Endorsing the props
By now, most people who care will have made up their minds about the forest of state propositions clogging the Nov. 6 ballot. Be that as it may, what follows is our own assessment for whatever last-minute guidance it provides.
Proposition 30: Jerry Brown’s tax increases for education and local government.
For us, this is a no-brainer. A gridlocked legislature can’t find $20 billion in a $1.8 trillion economy to permanently balance the budget, so let the people decide or pay the consequences. If 30 doesn’t pass, education takes a catastrophic hit. Yes on 30.
Proposition 31: State budget process revisions.
Among its provisions, Proposition 31 establishes a two-year budget cycle and requires that funding sources or budget cuts be identified for all new programs costing more than $25 million. There are other elements, some a bit murky, at least one a bit troubling, but on balance it makes good budget sense. Yes on 31.
Proposition 32: Limits some political donations.
Proposition 32 purports to reduce “special interest” contributions to political campaigns but in truth it is a cynical effort to cut unions off at the knees while allowing corporate PACs license to buy campaigns. Applied evenly to all “special interests” it would be a great idea. It isn’t and it’s not. No on 32.
Proposition 33: Changes car insurance rates.
This is the second effort by George Joseph and his Mercury General insurance company to (behind a regulatory smokescreen) allow auto insurers (him) to unilaterally raise their rates. Proposition 33 is cynical self-interest. No on 33.
Proposition 34: Death penalty repeal.
There is no rational reason to maintain the death penalty and some good ones not to. It is demonstrably not a deterrent to violent crime, it costs the state of California $100 million a year in legal expenses and, in other states, innocent people have been executed. Life without parole is actually cheaper and an equal, if not greater, punishment. Many would argue the death penalty is barbaric and immoral. Yes on 34.
Proposition 35: Increases penalties on human trafficking.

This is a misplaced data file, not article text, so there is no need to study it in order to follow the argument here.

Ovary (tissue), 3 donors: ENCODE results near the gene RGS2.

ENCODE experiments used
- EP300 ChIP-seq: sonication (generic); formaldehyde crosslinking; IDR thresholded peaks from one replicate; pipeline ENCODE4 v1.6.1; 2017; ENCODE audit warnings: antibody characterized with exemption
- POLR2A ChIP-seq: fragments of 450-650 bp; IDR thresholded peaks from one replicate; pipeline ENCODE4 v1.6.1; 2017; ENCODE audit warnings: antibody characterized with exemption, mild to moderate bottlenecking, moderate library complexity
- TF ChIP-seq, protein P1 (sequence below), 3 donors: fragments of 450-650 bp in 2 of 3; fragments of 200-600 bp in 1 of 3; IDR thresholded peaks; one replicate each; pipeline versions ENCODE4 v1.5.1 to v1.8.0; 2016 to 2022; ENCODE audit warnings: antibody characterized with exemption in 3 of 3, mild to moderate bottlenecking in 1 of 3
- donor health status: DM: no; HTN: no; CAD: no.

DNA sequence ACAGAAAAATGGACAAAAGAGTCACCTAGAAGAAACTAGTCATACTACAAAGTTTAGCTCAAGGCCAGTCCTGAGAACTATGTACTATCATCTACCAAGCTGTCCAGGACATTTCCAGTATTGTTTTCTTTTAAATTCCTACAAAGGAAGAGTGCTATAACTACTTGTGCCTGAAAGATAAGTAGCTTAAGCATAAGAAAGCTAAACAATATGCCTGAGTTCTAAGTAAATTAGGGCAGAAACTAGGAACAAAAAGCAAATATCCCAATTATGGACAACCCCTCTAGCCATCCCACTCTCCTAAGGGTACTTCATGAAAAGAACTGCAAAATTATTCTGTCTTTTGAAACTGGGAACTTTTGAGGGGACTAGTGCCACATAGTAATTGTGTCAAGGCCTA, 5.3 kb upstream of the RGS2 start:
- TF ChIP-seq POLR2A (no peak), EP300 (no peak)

This is, on face value, a no-brainer – human trafficking deserves severe punishment – but this measure is poorly written and could apparently place at risk any 18-year-old who shares sex texts with a minor. Because we’re not sure what it’s real impact will be, we’re opposed. No on 35.
Proposition 36: Revises the Three Strikes law.
The murder of Polly Klaas prompted California’s three-strikes law, and that was a good thing. But three strikes has been misapplied too often and there are too many people in state prisons with 25-years-to-life sentences for minor, non-violent crimes. We understand why police chiefs are opposed, but we still think it’s time for reform. Yes on 36.
Proposition 37: GMO food labels.
At one level, this is another no-brainer. Who doesn’t want to know if what they’re eating is genetically modified? But there are worrisome unintended consequences, unclear enforcement provisions and the specter of a flood of both well-intentioned and self-serving citizen lawsuits, some filed by opportunistic attorneys. It also puts most of the labeling burden on retailers, not producers. And if GMO foods are dangerous, what about antibiotics in livestock and pesticides on produce?
We’ve been tempted to support 37 only because Monsanto – the GMO giant – is against it, but that’s just an emotional reaction.
We’ve known the author of Proposition 37 for years. He’s a smart lawyer, but this isn’t a smart, or well-written, law. No on 37.
Proposition 38: Molly Munger’s education-only tax increase.
Early on, there was an expectation that Molly Munger – the multi-millionaire attorney behind Proposition 30 – would accede to Jerry Brown’s Proposition 30. She didn’t and that’s too bad. Proposition 38 would leave a $6 billion hole in the state’s general fund budget and trigger an automatic cut of $4.8 billion that would further decimate the state’s schools. Proposition 38 is well-intentioned but wrong-headed and dangerous. No on 38.
Proposition 39: Increases taxes on multistate businesses.
This proposition is the result of a last-minute, pick-your-favorite-tax formula deal offered by legislators in 2009 to California tech companies and other big corporations that allowed them to choose an option for computing state income tax. That option costs the state about $1 billion a year. Proposition 39 would reverse that tax break and restore the revenue. Much as we love Apple, we don’t think they need the money. Proposition 39 unfortunately requires that half the returned tax revenue be invested in unspecified “green energy” programs, but even with that provision, we think passage is important for the state’s fiscal health. Yes on 39.
Proposition 40: Approves already approved state senate districts.
This measure shouldn’t even be on the ballot and the Republican Party, which promoted it, no longer endorses it. A citizen’s commission drew new district lines, the state GOP didn’t like them and qualified an initiative to replace them, then realized it was too late to affect the 2012 election and backed away. Ironically, you need to vote yes to preserve the new districts. Yes on 40.